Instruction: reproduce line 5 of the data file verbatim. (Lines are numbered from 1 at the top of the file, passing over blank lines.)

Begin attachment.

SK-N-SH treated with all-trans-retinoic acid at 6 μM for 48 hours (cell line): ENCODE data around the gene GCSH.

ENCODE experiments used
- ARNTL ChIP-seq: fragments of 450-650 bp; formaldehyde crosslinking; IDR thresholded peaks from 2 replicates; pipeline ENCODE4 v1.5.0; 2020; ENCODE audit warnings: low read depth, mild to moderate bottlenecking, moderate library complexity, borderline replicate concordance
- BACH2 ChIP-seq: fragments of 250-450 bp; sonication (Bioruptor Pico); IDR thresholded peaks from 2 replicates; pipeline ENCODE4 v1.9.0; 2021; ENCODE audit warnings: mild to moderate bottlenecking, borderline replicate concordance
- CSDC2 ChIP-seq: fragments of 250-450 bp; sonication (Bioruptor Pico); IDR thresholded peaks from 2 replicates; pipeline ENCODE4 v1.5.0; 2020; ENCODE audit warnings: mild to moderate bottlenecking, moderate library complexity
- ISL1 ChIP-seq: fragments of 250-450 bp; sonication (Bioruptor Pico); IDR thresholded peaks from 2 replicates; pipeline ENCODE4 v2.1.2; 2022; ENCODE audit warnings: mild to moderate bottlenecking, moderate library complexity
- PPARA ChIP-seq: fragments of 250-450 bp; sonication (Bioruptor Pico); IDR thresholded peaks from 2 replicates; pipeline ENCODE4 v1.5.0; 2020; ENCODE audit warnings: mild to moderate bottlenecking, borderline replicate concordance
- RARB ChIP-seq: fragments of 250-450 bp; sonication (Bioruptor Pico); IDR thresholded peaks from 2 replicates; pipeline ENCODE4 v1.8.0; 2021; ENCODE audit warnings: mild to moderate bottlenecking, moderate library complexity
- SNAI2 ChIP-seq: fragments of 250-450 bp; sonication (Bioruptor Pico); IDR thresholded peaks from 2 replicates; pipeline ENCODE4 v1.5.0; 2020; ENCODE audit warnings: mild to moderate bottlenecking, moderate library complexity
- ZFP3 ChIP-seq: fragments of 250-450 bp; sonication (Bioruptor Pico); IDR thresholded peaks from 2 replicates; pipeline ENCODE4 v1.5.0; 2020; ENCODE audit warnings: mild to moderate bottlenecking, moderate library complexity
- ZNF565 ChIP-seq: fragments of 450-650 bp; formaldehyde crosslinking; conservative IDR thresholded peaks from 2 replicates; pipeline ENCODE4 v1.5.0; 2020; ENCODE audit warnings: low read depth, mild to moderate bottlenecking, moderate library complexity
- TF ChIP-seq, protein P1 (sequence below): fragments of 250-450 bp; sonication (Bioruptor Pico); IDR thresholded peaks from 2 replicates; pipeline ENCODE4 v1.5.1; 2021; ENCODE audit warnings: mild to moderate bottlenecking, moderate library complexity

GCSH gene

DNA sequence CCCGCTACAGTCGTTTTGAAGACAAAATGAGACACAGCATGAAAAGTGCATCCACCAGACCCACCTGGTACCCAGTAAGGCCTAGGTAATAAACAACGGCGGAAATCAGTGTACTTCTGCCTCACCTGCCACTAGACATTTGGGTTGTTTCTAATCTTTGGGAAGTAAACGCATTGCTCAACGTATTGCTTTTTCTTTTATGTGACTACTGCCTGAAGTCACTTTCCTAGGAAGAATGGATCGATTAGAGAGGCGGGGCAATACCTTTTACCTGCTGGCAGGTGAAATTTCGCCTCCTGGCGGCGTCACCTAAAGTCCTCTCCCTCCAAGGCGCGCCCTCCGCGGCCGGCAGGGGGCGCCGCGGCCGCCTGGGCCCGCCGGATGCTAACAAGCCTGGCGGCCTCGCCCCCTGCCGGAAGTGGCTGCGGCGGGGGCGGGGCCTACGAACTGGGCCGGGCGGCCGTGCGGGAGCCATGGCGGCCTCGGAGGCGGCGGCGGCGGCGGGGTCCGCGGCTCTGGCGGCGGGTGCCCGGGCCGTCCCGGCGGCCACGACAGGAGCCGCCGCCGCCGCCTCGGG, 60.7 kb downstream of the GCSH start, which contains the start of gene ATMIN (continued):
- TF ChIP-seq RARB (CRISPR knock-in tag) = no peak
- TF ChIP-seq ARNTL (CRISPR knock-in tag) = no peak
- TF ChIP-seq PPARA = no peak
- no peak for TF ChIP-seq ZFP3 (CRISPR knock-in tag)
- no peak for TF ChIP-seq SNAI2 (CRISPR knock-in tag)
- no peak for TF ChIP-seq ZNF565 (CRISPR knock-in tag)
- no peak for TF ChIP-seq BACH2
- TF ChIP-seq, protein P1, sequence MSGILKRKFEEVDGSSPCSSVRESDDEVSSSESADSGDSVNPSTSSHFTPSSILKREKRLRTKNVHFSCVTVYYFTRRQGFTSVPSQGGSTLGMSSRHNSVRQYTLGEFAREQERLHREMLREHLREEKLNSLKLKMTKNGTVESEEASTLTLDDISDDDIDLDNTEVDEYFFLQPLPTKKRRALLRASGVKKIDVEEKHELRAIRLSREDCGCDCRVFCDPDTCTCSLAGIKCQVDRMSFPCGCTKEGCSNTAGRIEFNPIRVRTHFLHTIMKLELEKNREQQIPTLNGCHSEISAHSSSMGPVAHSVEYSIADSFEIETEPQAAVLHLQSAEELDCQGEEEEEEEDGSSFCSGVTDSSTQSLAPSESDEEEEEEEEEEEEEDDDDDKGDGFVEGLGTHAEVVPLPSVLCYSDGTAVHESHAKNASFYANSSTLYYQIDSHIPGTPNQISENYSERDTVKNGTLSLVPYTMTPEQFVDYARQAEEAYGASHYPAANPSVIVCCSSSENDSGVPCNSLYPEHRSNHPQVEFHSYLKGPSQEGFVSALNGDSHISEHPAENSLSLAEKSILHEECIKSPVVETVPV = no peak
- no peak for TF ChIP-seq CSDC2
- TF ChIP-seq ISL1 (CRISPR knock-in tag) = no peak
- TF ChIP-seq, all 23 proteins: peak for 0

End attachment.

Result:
- CSDC2 ChIP-seq: fragments of 250-450 bp; sonication (Bioruptor Pico); IDR thresholded peaks from 2 replicates; pipeline ENCODE4 v1.5.0; 2020; ENCODE audit warnings: mild to moderate bottlenecking, moderate library complexity